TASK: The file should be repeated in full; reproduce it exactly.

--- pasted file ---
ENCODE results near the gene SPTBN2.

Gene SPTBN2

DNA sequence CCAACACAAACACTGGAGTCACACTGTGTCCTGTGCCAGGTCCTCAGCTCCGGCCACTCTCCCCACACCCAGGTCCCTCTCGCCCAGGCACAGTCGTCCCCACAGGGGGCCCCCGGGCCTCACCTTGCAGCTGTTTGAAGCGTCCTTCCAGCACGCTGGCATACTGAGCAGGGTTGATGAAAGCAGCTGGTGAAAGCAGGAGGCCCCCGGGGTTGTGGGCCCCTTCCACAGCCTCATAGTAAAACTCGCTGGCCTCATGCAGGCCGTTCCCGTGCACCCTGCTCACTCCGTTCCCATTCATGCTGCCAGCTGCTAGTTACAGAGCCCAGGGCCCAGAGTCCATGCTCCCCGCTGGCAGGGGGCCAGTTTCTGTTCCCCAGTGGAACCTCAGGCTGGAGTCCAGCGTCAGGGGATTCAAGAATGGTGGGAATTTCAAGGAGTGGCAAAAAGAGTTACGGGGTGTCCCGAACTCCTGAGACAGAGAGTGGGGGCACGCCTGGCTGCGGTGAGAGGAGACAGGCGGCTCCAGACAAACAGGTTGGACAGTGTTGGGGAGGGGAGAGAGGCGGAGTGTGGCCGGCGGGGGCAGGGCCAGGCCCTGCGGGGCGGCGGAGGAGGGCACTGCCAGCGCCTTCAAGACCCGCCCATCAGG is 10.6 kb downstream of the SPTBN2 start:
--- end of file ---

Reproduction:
ENCODE results near the gene SPTBN2.

Gene SPTBN2

DNA sequence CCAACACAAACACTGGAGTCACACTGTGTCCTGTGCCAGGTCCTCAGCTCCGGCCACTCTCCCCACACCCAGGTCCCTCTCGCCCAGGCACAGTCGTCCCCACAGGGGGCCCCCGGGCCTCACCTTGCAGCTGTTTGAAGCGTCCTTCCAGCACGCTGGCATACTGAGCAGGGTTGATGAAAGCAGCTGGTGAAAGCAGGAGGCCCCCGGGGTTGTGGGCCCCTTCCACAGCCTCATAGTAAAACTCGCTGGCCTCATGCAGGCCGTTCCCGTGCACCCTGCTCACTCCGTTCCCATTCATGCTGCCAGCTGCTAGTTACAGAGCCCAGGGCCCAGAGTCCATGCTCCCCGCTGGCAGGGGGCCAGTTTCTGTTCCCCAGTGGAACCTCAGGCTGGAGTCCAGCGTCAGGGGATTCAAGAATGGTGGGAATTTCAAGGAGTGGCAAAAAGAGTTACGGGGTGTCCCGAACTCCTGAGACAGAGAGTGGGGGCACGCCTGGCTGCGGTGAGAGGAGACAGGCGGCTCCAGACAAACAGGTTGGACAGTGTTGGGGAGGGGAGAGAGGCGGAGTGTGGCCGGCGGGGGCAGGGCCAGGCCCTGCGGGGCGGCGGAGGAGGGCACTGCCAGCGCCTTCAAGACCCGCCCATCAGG is 10.6 kb downstream of the SPTBN2 start: